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This copy of Irish Socialist from the Communist Party of Ireland, was published in May 1989. It’s a well produced document, large tabloid in size, black and white with a red masthead and running to eight pages. It was produced at a very particular time in near contemporary history, with significant changes underway in the USSR and about to occur in Europe and elsewhere with a fracturing of the post- Second World War dispensation.
As the May Day edition the focus on the front page is on ‘Socialism is the Answer’. But there is another article human rights in Britain in relation to Northern Ireland and another report on the French Communist Party condemning European integration within the European Economic Community.
The editorial notes the then upsurge in killings in the North and notes:
To a considerable extent the killings are sectarian. Loyalist gunmen shoot Catholics in an effort to intimidate the whole community; the RUC retaliates against suspected loyalists and against RUC men, UDR men and reservists but the Protestant community sees it all as just an attack on them.
Further on the editorial argues:
The Provisionals can find no political justification for the so-called armed struggle: they must bite the bullet and bring it to an end.
There are a number of reports inside the paper on the upcoming European elections and anti-EEC campaigners standing in those contests. There’s also a report on the Gibraltar killings.
A strong concentration on international affairs includes reports on Namibia, Palestine and Afghanistan.
But one of the most interesting features is a long report on the Workers’ Party Ard-Fheis which [see here for WP Presidential Address ] the Irish Socialist argues that this ‘heralded a fundamental change in Workers’ Party policy in relation to the meaning of socialism and the short-term strategy of the party’.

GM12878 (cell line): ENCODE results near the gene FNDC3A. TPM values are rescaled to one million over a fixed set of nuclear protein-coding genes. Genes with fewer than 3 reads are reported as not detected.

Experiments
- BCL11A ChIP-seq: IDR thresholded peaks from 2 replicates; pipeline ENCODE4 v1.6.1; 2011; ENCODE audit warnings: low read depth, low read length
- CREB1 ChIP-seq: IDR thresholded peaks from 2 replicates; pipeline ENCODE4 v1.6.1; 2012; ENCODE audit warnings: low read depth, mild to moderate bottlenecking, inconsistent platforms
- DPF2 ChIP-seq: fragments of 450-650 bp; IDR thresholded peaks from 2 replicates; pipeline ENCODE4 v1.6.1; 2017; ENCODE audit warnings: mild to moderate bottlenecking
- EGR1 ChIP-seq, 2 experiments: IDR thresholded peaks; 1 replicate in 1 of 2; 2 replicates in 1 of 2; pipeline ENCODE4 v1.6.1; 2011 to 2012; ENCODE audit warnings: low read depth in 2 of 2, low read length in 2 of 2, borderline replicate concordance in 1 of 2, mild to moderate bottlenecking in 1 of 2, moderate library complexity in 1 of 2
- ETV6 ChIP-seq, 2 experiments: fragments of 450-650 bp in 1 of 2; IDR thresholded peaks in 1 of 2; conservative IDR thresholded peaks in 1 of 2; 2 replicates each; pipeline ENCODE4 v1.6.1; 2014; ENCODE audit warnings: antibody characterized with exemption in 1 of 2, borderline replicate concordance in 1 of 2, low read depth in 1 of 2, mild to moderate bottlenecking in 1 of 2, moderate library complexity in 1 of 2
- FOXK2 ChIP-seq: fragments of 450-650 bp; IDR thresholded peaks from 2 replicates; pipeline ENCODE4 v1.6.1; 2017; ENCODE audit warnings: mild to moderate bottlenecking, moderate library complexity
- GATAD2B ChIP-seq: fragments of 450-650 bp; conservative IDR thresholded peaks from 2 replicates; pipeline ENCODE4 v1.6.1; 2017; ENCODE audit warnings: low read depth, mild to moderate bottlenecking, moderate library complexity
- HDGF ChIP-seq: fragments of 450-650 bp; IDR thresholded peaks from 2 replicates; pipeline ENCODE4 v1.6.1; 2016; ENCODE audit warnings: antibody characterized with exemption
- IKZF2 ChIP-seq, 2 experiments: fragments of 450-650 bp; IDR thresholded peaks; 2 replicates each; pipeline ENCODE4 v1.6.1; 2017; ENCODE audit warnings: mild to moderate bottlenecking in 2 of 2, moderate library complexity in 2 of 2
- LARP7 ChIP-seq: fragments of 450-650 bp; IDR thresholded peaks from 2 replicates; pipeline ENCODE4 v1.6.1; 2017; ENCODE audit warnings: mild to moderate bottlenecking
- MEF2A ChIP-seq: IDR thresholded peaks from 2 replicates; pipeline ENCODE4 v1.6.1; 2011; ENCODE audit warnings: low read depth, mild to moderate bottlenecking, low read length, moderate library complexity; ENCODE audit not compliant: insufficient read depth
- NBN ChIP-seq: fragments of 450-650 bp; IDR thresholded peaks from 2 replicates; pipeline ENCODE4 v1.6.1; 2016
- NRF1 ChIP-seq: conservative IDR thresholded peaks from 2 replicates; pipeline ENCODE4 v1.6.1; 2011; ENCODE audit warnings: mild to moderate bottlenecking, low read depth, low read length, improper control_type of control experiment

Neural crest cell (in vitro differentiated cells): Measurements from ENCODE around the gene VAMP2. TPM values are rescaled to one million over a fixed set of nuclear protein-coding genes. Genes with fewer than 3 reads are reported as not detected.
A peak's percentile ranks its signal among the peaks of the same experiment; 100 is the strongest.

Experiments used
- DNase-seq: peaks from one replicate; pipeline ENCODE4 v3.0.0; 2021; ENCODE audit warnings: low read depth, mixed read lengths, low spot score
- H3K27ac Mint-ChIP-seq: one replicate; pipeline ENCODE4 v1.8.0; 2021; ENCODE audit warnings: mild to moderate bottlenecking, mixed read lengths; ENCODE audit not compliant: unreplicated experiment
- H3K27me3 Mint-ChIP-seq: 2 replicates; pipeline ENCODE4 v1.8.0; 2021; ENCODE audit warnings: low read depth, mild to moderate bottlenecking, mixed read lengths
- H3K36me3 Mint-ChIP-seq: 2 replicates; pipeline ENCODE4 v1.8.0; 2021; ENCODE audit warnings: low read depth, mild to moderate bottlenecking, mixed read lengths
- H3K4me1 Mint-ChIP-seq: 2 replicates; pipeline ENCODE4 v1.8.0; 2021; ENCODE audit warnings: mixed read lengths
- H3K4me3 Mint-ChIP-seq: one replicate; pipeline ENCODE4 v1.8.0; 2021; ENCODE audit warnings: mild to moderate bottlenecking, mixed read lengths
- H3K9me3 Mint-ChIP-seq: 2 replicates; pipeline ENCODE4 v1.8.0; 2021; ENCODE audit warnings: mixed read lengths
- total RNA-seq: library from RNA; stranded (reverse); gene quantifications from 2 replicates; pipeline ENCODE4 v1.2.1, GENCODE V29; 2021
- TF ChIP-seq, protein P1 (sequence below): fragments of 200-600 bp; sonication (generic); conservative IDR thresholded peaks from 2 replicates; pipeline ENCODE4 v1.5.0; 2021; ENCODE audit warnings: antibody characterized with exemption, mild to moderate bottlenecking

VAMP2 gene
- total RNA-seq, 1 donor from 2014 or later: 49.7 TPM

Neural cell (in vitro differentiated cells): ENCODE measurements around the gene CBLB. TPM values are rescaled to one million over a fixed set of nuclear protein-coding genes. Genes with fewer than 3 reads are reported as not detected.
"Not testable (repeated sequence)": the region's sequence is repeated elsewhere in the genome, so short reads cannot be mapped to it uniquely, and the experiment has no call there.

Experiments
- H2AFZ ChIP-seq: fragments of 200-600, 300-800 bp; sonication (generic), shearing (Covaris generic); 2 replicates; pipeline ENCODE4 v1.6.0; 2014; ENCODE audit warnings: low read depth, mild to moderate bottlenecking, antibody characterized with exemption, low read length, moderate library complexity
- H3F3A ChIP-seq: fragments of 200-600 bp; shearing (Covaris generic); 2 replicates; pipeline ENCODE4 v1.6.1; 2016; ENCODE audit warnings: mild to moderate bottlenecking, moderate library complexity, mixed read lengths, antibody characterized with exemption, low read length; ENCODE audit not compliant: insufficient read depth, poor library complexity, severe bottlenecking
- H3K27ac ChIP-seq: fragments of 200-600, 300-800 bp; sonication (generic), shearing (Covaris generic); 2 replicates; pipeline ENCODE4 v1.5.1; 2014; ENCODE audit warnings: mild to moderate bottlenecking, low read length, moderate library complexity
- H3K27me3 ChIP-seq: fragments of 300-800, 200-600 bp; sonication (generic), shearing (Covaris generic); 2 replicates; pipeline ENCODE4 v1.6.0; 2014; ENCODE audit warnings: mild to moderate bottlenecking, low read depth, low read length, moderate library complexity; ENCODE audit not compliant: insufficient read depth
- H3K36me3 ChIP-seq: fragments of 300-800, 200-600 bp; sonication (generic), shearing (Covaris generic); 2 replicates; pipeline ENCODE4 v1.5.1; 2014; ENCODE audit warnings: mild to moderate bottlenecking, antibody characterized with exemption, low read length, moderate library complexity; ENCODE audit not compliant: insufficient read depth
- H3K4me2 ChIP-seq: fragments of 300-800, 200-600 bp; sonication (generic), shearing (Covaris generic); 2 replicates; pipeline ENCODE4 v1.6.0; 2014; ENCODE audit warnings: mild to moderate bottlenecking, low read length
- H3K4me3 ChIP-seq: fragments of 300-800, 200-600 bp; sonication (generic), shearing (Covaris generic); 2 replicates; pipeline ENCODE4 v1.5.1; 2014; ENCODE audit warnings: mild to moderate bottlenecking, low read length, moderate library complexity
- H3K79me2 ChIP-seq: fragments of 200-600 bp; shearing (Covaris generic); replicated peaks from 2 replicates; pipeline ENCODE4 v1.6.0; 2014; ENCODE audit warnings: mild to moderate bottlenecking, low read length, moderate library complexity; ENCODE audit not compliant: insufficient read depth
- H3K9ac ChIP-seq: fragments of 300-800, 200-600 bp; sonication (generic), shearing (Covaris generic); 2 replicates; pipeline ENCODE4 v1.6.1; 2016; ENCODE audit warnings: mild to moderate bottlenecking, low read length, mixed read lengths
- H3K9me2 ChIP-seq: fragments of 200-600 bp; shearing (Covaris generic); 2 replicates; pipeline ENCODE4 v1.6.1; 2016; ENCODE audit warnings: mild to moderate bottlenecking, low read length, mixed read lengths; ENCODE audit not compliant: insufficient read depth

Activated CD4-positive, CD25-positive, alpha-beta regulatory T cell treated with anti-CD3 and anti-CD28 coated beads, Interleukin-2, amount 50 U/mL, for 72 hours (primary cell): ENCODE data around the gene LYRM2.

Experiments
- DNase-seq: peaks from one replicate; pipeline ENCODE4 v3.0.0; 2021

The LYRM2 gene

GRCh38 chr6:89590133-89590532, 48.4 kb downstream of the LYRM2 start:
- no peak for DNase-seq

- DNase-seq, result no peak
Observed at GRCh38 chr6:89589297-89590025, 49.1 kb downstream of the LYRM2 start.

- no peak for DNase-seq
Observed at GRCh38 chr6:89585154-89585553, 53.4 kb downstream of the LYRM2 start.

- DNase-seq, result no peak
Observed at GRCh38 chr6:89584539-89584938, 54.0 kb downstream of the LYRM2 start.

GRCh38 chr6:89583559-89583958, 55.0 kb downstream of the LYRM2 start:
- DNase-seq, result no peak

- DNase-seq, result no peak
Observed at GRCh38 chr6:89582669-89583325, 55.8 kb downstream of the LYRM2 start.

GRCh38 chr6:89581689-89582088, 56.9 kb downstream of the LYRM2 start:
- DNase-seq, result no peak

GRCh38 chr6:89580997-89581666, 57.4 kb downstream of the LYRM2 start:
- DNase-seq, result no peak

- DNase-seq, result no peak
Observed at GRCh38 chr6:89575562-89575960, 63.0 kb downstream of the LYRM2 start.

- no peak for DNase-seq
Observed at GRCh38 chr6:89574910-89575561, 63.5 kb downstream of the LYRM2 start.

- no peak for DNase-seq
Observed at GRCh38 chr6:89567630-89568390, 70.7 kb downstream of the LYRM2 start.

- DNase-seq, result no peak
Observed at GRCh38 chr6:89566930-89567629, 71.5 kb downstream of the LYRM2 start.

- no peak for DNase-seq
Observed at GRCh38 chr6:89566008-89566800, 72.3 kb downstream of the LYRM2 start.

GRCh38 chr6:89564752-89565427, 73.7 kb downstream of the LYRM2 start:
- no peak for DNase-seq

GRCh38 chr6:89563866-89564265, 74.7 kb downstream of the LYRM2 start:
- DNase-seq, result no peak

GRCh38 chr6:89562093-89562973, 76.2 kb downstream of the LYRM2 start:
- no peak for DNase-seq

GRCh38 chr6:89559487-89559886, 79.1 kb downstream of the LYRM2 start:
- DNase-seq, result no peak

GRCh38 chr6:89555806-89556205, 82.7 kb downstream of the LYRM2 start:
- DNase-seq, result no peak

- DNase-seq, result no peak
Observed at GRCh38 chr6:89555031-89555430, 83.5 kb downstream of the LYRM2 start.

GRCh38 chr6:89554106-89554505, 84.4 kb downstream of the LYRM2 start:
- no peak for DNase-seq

It notes that:
…[De Rossa] discarded party commitments to nationalising industry and, by implication at least, played down the significance of the role to be played by state industries. He developed his theme by declaring that the WP now stood for ‘enterprise and innovation, sturdy individualism, risk-taking, and competition.’ He rejected the idea that he said was commonly put against the WP that they stood for feather bedding a cosy civil service and ever burgeoning bureaucracy.
Presciently the paper suggests:
This emphasis on private enterprise and individualism clearly calls into question the state’s role in industrial development. This has been a major plank of WP policy up till now. Of course communists have argued that it was inconsistent to call for state development while working in favour of the Common Market; but whatever our differences about the EEC, the WP had a good line on the role of state industries. Will this now change? Logically it must: but the speech must have caused great internal confusion and concern. How this will express itself, time will tell.
Overall a very well produced document.